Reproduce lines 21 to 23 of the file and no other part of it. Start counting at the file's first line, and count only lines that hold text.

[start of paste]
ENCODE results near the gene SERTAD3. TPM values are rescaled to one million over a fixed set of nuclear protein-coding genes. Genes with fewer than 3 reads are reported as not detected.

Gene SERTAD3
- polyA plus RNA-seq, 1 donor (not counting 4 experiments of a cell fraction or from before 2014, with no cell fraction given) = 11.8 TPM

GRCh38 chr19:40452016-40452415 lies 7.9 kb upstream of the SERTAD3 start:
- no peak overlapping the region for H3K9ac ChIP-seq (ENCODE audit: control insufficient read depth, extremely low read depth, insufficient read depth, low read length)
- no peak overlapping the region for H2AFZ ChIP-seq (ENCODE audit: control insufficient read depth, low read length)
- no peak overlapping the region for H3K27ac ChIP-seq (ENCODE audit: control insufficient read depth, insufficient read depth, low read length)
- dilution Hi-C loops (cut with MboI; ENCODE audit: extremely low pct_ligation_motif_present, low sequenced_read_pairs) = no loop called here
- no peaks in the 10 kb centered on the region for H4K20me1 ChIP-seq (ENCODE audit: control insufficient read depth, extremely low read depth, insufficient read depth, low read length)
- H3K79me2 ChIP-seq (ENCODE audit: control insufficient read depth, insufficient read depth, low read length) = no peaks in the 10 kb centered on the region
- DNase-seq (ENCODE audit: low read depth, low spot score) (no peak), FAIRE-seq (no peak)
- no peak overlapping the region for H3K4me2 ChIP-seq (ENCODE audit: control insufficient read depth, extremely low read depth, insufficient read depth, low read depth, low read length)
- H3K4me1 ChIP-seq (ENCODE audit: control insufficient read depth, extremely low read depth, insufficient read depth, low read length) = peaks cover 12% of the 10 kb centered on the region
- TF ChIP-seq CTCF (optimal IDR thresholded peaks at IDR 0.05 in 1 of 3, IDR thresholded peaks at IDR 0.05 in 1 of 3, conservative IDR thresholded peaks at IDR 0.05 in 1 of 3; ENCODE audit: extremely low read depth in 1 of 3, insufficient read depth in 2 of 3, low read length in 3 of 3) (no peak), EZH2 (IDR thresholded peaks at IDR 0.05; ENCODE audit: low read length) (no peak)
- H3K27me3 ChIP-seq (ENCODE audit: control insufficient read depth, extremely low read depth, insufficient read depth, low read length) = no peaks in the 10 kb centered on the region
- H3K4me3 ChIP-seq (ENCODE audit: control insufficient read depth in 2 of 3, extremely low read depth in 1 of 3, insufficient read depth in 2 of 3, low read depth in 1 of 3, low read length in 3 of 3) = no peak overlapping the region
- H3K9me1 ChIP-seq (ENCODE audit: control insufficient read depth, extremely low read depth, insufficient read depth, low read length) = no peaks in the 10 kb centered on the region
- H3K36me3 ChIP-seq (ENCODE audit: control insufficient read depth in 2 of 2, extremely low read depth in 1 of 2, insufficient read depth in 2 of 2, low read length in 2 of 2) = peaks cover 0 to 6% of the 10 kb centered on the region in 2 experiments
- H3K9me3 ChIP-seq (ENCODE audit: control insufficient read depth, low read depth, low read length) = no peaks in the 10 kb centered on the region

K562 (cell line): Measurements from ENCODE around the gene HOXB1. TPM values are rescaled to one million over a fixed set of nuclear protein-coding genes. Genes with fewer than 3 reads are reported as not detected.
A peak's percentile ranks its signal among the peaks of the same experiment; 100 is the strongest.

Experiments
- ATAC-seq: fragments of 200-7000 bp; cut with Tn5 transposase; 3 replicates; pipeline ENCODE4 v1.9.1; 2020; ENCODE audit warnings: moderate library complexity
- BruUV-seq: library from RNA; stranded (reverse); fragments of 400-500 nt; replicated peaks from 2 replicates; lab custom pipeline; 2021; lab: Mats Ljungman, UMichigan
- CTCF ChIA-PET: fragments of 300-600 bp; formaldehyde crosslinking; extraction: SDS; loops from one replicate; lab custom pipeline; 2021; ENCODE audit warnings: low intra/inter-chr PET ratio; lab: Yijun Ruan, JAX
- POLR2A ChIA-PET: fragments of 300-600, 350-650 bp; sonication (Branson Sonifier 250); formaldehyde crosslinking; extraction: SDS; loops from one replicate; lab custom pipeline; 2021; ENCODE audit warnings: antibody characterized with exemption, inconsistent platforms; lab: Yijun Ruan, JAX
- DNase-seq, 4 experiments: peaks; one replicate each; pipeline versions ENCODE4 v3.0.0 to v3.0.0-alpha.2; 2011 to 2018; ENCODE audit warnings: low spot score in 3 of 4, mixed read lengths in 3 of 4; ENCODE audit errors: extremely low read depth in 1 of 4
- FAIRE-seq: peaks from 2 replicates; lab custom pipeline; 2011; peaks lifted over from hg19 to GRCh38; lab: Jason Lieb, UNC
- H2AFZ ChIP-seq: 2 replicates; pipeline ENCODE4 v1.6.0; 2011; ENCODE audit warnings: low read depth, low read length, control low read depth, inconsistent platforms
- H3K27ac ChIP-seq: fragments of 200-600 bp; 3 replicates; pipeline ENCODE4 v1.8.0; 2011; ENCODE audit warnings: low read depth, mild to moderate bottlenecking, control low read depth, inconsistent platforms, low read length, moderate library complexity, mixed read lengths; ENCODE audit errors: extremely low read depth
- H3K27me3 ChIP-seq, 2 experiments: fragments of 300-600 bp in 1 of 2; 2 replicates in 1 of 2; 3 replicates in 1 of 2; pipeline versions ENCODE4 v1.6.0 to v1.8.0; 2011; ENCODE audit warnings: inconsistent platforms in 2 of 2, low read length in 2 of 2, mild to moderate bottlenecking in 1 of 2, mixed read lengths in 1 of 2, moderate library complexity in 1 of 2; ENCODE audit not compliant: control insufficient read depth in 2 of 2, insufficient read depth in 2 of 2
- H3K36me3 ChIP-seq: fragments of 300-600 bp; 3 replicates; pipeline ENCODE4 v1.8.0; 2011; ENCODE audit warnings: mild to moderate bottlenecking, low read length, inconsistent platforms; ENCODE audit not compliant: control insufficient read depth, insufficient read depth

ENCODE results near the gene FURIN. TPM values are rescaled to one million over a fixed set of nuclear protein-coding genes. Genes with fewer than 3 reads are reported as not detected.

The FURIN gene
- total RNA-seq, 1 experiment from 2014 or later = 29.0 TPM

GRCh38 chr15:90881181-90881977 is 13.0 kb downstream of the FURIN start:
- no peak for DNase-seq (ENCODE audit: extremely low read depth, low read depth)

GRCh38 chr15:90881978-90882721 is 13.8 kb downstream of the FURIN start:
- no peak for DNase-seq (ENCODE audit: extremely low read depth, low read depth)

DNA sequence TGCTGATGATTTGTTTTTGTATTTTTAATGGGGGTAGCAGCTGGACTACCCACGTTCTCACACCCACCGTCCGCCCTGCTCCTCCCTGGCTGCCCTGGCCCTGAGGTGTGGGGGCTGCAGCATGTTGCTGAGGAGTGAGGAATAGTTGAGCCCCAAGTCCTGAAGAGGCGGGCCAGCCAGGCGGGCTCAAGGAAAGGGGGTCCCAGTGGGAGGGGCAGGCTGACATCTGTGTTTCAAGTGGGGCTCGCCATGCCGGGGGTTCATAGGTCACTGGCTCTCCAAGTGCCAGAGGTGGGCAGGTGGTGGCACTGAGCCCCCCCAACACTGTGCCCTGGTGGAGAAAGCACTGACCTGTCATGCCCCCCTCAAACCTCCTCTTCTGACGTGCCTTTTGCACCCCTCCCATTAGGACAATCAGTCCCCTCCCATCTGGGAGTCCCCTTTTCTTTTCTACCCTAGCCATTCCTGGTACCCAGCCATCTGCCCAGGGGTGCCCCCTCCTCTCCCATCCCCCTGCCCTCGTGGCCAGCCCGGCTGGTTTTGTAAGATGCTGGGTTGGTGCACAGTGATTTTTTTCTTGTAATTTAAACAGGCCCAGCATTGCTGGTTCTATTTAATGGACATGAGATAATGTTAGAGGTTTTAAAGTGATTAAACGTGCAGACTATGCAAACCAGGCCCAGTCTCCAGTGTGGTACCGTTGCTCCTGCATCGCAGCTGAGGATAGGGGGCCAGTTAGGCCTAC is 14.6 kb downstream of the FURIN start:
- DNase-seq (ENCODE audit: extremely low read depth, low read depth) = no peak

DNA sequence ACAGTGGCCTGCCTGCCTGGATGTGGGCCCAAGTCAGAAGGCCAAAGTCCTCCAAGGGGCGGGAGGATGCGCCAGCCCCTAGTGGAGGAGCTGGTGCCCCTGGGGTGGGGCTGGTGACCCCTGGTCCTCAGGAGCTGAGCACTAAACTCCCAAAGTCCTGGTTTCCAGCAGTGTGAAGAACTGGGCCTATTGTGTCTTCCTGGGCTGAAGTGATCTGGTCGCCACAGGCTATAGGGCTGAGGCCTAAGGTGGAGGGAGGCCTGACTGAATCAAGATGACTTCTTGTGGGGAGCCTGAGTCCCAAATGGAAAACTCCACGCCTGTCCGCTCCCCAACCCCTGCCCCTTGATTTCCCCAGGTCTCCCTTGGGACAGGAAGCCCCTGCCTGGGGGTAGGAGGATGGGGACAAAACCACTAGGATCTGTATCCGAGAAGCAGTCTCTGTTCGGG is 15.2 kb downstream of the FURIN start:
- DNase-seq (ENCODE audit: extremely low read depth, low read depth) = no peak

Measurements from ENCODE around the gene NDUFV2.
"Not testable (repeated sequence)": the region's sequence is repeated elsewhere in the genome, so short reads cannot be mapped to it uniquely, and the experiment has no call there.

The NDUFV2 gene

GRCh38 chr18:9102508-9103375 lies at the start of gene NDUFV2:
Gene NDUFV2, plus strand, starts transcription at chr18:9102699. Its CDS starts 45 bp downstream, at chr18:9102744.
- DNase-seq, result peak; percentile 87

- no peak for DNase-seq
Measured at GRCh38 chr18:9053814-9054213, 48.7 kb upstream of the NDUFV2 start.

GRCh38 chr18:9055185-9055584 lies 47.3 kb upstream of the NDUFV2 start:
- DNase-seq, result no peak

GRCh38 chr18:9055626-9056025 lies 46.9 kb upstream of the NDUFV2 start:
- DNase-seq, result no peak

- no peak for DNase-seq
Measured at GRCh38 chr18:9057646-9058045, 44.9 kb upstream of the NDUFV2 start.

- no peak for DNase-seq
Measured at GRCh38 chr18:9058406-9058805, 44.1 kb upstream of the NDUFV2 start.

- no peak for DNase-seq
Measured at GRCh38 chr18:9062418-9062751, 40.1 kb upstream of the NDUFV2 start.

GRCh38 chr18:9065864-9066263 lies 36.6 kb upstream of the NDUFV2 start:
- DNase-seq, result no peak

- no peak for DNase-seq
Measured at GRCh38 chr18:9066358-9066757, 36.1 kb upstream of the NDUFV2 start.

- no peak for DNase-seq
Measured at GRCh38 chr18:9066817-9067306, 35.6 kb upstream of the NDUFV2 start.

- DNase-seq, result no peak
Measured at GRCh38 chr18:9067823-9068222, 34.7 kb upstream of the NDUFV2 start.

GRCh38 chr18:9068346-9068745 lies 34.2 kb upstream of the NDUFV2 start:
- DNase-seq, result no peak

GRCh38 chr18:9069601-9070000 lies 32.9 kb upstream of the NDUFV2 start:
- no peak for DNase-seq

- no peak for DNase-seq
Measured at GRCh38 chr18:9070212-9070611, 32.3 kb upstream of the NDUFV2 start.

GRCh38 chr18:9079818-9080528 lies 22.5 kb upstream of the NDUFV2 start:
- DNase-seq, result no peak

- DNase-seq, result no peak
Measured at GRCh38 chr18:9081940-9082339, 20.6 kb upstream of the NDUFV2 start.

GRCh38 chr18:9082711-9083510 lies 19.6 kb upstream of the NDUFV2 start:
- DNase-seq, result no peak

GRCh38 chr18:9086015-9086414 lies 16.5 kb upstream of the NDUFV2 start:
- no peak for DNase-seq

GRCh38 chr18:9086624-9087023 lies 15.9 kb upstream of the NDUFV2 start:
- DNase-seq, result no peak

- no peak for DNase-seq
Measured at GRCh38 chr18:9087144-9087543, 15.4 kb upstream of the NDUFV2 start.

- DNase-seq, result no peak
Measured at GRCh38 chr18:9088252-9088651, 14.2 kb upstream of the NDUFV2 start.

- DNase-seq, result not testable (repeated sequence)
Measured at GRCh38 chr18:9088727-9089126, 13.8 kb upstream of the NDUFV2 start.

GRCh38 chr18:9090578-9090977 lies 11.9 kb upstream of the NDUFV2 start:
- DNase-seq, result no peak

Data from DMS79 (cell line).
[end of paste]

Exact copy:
A peak's percentile ranks its signal among the peaks of the same experiment; 100 is the strongest.

Experiments
- ATAC-seq: fragments of 200-7000 bp; cut with Tn5 transposase; 3 replicates; pipeline ENCODE4 v1.9.1; 2020; ENCODE audit warnings: moderate library complexity